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Old Sep 23, 2009, 8:36 AM   #3
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Wow. Thanks for the info!. What about for home made family portraits? I hate having to go and take family portraits at walmart or wherever. I want to be able to do it with this camera and an upgraded flash. Is there a special lens i should use for this?
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Old Sep 23, 2009, 8:38 AM   #4
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No, you don't need a special lens, as long as you've got enough room to fit what you need to in the frame. An external flash will improve the quality of the lighting for family portraits, because you can bounce the light from a ceiling for more diffused lighting compared to a direct flash.
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Old Sep 23, 2009, 8:51 AM   #5
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So when you mean "external flash" do you mean something like the Nikon SB-600? I know they use that special silver umbrella, but i dont have anything like that.
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Old Sep 23, 2009, 9:10 AM   #6
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Yes, I mean a flash like the SB-600 or SB-800. Basically, you shoot with the flash tilted up towards the ceiling. That allows the light from the flash to bounce back down to your subjects (greatly diffused and at a much wider angle compared to a direct flash). That way, you have *far* more even lighting compared to a direct flash. Ceiling type/height/color will impact results (a lighter colored ceiling is best), and bouncing a flash requires more power because the light is being spread out and diffused more (it has to travel to the ceiling, where it's spread out and bounces back down to your subjects). You can also find a number of "light modifiers" (diffusers, etc.) available for popular flash models. These can help by allowing a small amount of light to be reflected forward towards your subject, while allowing most of it to go upwards towards a ceiling for bouncing.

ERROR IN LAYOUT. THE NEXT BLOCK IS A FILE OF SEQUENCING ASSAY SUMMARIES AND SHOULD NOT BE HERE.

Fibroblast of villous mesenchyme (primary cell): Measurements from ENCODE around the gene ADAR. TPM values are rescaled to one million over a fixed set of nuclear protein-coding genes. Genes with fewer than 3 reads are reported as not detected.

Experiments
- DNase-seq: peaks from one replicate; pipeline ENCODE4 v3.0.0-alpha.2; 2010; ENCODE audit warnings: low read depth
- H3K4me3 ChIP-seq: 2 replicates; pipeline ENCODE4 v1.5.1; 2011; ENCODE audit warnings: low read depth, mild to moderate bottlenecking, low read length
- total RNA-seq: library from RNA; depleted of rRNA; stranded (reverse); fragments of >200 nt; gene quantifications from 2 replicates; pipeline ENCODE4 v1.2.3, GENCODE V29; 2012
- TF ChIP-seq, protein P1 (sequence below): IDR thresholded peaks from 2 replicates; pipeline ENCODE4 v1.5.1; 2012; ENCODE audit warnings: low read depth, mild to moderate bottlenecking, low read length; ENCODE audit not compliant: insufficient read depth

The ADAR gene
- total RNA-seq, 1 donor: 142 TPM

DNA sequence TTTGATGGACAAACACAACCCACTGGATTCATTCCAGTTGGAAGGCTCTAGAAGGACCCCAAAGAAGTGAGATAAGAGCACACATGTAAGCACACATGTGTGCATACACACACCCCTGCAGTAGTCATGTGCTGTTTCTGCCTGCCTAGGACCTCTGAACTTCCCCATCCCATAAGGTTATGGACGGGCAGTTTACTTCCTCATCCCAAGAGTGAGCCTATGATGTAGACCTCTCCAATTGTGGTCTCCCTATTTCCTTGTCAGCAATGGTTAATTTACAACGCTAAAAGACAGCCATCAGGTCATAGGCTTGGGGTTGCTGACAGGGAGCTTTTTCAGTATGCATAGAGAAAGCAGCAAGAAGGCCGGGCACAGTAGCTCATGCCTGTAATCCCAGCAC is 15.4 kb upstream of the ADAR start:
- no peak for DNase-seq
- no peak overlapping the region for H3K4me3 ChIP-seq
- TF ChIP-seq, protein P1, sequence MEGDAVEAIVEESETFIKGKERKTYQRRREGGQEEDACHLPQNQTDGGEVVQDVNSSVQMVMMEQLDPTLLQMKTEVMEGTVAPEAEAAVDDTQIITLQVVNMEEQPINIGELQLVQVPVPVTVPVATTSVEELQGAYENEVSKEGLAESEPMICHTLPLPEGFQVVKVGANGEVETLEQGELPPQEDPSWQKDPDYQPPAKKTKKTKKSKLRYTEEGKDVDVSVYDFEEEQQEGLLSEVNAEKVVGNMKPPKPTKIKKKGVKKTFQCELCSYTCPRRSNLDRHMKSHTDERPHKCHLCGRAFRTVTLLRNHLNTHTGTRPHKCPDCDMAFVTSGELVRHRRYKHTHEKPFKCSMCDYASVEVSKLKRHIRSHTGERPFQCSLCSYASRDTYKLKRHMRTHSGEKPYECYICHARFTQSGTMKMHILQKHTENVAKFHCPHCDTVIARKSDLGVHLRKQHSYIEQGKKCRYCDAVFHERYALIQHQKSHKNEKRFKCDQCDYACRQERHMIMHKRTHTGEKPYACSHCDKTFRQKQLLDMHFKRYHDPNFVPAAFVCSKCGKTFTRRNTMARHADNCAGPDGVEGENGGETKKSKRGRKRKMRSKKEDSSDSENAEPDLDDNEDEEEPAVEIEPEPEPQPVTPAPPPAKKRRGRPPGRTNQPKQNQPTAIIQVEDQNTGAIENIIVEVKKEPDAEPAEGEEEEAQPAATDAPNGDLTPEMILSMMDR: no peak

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Old Sep 23, 2009, 11:14 AM   #7
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Wow Thanks. The SB-600 and the SB-800 seem a little pricey. Do you know of any good after market brand that will work just as good? I just want to use it for family portraits only. I saw a few on ebay but i dont know if they are good enough.

http://cgi.ebay.com/Dedicated-Flash-...ht_3623wt_1167

or

http://cgi.ebay.com/FLASH-Bounce-Zoo...ht_6362wt_1167

or this targus

http://cgi.ebay.com/i-TTL-Digital-Fl...ht_5189wt_1167
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Old Sep 23, 2009, 11:31 AM   #8
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Well... the bottom line is that most third party flashes are going to stink for exposure accuracy if you're relying on their ability to understand the camera settings (versus using manual exposure and tweaking them for best results, if the flash you're using even allows manual settings).

IOW, I'd make your first choice a Nikon dedicated flash model like the SB-600 or SB-900 (I'd probably pass on the SB-400, as it's really not going to offer the power needed for the types of shooting you want to do).